The Philippines Bureau of Immigration (BI) has announced the deportation of nearly 3,000 “erring Chinese” nationals for violating the conditions of their stay.
The announcement is seen as an act of damage control after President Rodrigo Duterte administration officials were accused of selling visas in a multimillion-dollar scheme.
Earlier, opposition Senator Risa Hontiveros revealed that in 2017, Duterte-appointed officials amassed as much as 40 billion Philippine pesos ($833m) in bribes, mostly from Chinese nationals who wanted a seamless visa approval upon their arrival in the capital Manila.
On Tuesday, BI Commissioner Jaime Morente announced that a total of 2,736 Chinese citizens were ordered to leave the country immediately.
They were reportedly granted visas from January to October this year upon arrival, but failed to leave on their scheduled departure date.
Under Philippine law, those who were granted visas upon arrival are not allowed to extend their stay beyond 30 days.
“More than half of those who were ordered to leave were blacklisted from our country,” Morente said in a statement.
“While some were unable to leave due to circumstance – following the cancellation of many flights due to the pandemic – those who stayed without sufficient basis were included in our blacklist.”
Closer ties with China
The visa-on-arrival programme was launched by the Philippine government three years ago to attract Chinese tourists and tour groups as part of a push for closer economic and political ties with Beijing under the Duterte administration.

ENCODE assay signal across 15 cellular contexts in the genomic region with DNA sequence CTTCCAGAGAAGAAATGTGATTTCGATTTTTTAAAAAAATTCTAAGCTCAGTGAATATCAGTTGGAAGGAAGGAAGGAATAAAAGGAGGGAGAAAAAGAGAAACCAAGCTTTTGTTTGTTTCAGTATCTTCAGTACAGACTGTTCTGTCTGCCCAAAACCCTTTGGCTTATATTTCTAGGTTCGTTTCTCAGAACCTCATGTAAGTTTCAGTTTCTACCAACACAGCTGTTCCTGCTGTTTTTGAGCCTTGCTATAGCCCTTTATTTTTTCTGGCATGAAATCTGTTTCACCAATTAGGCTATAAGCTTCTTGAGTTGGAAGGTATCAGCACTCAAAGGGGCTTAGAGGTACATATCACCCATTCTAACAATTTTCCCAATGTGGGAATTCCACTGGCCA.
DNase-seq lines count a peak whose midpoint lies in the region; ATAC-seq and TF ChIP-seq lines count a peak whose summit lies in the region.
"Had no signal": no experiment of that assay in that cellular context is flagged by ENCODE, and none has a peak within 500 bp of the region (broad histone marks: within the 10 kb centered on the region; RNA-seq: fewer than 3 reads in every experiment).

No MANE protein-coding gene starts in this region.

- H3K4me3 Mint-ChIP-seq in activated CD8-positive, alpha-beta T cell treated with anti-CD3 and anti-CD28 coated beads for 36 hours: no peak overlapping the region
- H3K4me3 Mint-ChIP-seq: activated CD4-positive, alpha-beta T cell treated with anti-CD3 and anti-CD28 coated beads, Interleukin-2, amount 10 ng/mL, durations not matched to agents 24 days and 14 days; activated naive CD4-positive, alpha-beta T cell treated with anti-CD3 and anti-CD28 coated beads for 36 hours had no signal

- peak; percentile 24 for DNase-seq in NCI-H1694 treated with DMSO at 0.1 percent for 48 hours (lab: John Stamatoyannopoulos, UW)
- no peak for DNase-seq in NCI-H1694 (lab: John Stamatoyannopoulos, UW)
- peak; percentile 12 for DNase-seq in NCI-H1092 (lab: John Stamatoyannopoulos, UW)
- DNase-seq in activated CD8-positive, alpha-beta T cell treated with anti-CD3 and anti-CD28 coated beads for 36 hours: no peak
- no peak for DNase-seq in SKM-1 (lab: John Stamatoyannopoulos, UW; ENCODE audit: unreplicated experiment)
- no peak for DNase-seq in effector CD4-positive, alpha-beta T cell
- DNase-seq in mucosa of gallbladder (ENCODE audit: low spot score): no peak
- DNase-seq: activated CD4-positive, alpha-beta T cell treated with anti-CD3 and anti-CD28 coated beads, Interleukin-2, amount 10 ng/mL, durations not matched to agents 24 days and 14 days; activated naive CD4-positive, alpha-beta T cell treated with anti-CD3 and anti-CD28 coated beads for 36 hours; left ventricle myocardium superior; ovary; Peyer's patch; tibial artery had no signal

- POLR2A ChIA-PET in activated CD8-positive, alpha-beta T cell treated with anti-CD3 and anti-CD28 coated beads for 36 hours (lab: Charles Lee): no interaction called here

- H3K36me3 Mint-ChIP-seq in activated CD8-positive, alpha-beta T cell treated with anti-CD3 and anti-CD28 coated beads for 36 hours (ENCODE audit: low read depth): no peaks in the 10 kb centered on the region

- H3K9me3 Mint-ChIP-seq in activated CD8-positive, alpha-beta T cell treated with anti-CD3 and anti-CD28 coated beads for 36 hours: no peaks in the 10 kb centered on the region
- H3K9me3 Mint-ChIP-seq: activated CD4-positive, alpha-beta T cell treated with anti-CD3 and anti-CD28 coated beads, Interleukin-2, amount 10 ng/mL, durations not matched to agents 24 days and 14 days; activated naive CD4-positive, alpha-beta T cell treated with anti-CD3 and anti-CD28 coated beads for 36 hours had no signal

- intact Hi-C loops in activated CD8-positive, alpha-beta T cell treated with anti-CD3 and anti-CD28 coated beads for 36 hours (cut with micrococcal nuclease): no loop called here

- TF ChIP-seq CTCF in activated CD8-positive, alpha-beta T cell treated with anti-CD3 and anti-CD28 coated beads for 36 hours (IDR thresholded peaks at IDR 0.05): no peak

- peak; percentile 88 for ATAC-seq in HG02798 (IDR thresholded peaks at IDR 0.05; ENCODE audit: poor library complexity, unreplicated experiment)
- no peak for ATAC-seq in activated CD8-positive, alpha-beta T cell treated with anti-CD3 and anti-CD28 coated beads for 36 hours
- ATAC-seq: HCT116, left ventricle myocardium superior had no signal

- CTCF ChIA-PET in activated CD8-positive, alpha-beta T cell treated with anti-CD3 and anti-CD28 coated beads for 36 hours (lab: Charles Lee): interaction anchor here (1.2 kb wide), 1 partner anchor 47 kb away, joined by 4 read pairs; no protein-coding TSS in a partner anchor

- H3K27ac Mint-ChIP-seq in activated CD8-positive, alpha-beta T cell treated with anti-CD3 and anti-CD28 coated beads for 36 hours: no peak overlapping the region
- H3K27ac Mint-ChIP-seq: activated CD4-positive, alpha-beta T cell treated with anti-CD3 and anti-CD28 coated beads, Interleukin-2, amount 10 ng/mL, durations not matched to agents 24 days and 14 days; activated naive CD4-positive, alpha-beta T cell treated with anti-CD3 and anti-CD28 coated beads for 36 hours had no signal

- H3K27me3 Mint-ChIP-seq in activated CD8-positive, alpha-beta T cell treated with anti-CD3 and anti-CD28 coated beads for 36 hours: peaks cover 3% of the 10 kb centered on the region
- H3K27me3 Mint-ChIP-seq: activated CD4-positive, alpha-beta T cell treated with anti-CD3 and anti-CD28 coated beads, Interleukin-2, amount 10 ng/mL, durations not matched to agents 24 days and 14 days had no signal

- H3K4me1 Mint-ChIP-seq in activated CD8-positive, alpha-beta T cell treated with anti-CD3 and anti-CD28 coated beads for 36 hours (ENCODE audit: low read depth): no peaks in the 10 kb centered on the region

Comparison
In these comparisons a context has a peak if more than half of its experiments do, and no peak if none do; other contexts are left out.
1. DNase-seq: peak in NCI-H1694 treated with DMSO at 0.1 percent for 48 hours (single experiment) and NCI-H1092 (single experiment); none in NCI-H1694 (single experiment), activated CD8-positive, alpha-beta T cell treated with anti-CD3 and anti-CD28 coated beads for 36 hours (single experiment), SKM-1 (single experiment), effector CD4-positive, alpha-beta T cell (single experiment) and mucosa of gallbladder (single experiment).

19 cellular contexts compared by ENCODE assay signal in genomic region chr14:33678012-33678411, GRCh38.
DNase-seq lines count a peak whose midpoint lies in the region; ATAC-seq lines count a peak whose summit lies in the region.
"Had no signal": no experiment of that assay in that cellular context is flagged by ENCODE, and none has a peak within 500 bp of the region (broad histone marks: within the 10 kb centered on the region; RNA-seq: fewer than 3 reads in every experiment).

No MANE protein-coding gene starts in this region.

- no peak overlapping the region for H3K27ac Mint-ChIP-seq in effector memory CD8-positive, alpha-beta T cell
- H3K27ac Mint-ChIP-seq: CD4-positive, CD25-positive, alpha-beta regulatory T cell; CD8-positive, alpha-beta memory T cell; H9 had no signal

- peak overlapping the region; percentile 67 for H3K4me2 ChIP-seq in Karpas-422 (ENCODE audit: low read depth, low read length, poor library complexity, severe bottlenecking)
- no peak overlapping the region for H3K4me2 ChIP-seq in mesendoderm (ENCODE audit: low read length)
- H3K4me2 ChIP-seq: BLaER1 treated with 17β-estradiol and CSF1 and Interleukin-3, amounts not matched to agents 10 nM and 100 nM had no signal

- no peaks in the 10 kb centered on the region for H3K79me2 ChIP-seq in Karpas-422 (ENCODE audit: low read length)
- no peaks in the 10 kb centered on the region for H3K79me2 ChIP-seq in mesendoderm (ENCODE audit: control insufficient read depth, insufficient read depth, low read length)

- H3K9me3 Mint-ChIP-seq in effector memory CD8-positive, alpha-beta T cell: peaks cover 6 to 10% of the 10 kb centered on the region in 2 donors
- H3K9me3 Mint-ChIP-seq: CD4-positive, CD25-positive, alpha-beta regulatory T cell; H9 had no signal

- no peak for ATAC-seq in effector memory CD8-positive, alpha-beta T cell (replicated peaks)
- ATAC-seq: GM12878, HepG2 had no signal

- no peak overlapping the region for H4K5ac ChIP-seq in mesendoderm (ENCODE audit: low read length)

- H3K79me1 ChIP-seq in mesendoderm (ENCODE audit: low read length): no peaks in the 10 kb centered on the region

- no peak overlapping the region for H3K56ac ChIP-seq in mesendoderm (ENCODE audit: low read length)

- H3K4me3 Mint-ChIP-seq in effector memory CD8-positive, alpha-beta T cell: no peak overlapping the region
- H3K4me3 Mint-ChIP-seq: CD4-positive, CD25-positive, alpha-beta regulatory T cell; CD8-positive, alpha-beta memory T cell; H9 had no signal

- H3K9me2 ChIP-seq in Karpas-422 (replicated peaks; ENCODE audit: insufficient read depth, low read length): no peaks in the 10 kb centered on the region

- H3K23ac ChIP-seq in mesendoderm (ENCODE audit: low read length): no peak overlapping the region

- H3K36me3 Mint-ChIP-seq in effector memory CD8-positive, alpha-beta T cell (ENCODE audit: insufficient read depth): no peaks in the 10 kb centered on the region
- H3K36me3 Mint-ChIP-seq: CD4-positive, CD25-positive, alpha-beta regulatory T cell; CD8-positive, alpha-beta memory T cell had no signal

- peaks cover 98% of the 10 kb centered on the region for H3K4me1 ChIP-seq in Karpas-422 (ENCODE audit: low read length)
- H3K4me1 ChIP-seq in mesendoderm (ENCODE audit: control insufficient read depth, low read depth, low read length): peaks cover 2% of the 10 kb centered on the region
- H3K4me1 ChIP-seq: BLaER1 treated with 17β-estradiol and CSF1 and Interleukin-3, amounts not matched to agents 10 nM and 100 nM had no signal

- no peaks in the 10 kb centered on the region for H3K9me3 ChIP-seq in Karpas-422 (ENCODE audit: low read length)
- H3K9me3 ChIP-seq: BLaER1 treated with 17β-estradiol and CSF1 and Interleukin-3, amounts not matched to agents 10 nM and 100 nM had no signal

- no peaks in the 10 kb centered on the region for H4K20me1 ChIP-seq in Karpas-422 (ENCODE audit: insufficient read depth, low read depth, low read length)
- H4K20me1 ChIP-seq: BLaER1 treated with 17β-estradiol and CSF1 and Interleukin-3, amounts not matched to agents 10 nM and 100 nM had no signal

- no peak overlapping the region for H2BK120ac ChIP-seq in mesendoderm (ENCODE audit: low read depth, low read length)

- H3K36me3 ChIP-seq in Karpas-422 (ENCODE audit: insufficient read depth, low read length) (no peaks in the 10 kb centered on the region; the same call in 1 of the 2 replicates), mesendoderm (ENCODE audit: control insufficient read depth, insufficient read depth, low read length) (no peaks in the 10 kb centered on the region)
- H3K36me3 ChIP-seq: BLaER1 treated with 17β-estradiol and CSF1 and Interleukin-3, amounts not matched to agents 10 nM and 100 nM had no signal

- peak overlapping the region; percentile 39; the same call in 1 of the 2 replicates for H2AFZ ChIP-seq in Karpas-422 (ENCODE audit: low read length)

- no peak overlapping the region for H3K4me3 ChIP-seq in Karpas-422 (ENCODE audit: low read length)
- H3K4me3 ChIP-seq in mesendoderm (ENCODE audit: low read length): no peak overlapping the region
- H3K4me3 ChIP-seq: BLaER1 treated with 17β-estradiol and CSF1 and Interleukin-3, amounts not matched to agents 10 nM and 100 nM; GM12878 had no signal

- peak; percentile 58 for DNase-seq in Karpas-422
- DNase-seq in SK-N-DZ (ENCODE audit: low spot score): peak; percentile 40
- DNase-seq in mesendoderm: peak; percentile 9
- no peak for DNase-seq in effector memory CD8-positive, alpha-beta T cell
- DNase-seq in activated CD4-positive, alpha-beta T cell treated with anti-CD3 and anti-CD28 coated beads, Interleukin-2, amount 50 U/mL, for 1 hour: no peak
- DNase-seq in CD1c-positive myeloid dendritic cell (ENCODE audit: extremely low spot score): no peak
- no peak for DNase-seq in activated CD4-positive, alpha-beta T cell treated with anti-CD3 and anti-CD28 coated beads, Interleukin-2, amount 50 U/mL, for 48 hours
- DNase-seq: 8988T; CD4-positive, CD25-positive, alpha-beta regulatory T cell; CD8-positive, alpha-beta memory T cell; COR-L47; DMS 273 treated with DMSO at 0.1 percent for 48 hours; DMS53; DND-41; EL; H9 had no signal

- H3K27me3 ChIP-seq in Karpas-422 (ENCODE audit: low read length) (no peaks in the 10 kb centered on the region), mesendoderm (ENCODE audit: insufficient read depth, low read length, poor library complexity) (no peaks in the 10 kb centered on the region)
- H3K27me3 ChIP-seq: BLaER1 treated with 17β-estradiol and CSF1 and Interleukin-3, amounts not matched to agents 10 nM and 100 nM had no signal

Morente did not say how many other nationals violated the rules in previous years and how many were deported since the programme was launched.
According to a May 2020 report, about 90,000 Chinese nationals work in the country’s online gambling industry alone, and many were suspected to have availed the programme, skirting the more complicated labour visa application process.
Online gambling operation is banned in China.
The Department of Tourism also reported that 1.74 million Chinese nationals arrived in the country in 2019, pumping as much as $2.3bn into the Philippine economy.
Morente said the programme accounts for “only around 5 percent” of total Chinese arrivals in the Philippines.
“Majority secured their visas from our foreign posts abroad,” he explained.
But opposition Senator Hontiveros said contrary to those claims, as many as 3.8 million Chinese nationals must have paid the 10,000 pesos ($208) bribe to immigration officials since the visa programme started in 2017.
Marc Red Mariñas, an appointee of Duterte’s former Justice Secretary Vitaliano Aguirre, was identified by witnesses as the mastermind of the scheme.
Mariñas has denied the allegations during a Senate hearing last week.
The Philippine National Bureau of Investigation has also launched a probe into the scandal. It found out that even an immigration bureau security guard, who is suspected of being part of the operation, had earned as much as $20,000 in one year based on his statement of assets and liabilities.
The BI suspended the visa programme around the time that the coronavirus pandemic flared up in China.
In a televised address on Tuesday, President Duterte promised to carry out an investigation into corruption in all government agencies.